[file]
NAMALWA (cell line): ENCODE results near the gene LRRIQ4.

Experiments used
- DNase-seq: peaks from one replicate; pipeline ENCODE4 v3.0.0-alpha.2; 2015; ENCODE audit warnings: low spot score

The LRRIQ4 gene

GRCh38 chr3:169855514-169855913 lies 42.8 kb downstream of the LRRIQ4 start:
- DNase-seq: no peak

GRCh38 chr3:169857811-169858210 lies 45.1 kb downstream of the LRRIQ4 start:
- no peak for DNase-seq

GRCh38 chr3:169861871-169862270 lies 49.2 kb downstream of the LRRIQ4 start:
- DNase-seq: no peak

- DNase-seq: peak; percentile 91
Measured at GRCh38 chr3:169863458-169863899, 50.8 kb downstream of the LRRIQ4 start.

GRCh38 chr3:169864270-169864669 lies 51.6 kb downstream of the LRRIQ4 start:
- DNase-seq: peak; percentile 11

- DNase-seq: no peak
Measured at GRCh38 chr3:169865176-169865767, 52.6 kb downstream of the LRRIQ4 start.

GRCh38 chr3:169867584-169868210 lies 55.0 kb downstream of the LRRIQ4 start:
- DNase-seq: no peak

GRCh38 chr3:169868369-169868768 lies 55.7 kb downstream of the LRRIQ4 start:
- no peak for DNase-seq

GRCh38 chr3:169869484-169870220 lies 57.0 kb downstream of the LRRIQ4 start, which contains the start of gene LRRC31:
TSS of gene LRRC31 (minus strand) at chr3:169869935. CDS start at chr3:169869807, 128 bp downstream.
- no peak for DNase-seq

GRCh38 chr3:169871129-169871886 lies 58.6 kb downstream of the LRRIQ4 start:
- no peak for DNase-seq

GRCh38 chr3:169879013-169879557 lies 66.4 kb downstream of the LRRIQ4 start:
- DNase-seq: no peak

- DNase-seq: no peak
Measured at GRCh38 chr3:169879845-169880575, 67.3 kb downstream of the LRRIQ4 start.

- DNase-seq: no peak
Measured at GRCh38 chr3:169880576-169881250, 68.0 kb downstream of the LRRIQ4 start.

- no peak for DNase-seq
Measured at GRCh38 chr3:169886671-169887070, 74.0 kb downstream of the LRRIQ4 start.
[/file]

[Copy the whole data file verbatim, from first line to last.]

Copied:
NAMALWA (cell line): ENCODE results near the gene LRRIQ4.

Experiments used
- DNase-seq: peaks from one replicate; pipeline ENCODE4 v3.0.0-alpha.2; 2015; ENCODE audit warnings: low spot score

The LRRIQ4 gene

GRCh38 chr3:169855514-169855913 lies 42.8 kb downstream of the LRRIQ4 start:
- DNase-seq: no peak

GRCh38 chr3:169857811-169858210 lies 45.1 kb downstream of the LRRIQ4 start:
- no peak for DNase-seq

GRCh38 chr3:169861871-169862270 lies 49.2 kb downstream of the LRRIQ4 start:
- DNase-seq: no peak

- DNase-seq: peak; percentile 91
Measured at GRCh38 chr3:169863458-169863899, 50.8 kb downstream of the LRRIQ4 start.

GRCh38 chr3:169864270-169864669 lies 51.6 kb downstream of the LRRIQ4 start:
- DNase-seq: peak; percentile 11

- DNase-seq: no peak
Measured at GRCh38 chr3:169865176-169865767, 52.6 kb downstream of the LRRIQ4 start.

GRCh38 chr3:169867584-169868210 lies 55.0 kb downstream of the LRRIQ4 start:
- DNase-seq: no peak

GRCh38 chr3:169868369-169868768 lies 55.7 kb downstream of the LRRIQ4 start:
- no peak for DNase-seq

GRCh38 chr3:169869484-169870220 lies 57.0 kb downstream of the LRRIQ4 start, which contains the start of gene LRRC31:
TSS of gene LRRC31 (minus strand) at chr3:169869935. CDS start at chr3:169869807, 128 bp downstream.
- no peak for DNase-seq

GRCh38 chr3:169871129-169871886 lies 58.6 kb downstream of the LRRIQ4 start:
- no peak for DNase-seq

GRCh38 chr3:169879013-169879557 lies 66.4 kb downstream of the LRRIQ4 start:
- DNase-seq: no peak

- DNase-seq: no peak
Measured at GRCh38 chr3:169879845-169880575, 67.3 kb downstream of the LRRIQ4 start.

- DNase-seq: no peak
Measured at GRCh38 chr3:169880576-169881250, 68.0 kb downstream of the LRRIQ4 start.

- no peak for DNase-seq
Measured at GRCh38 chr3:169886671-169887070, 74.0 kb downstream of the LRRIQ4 start.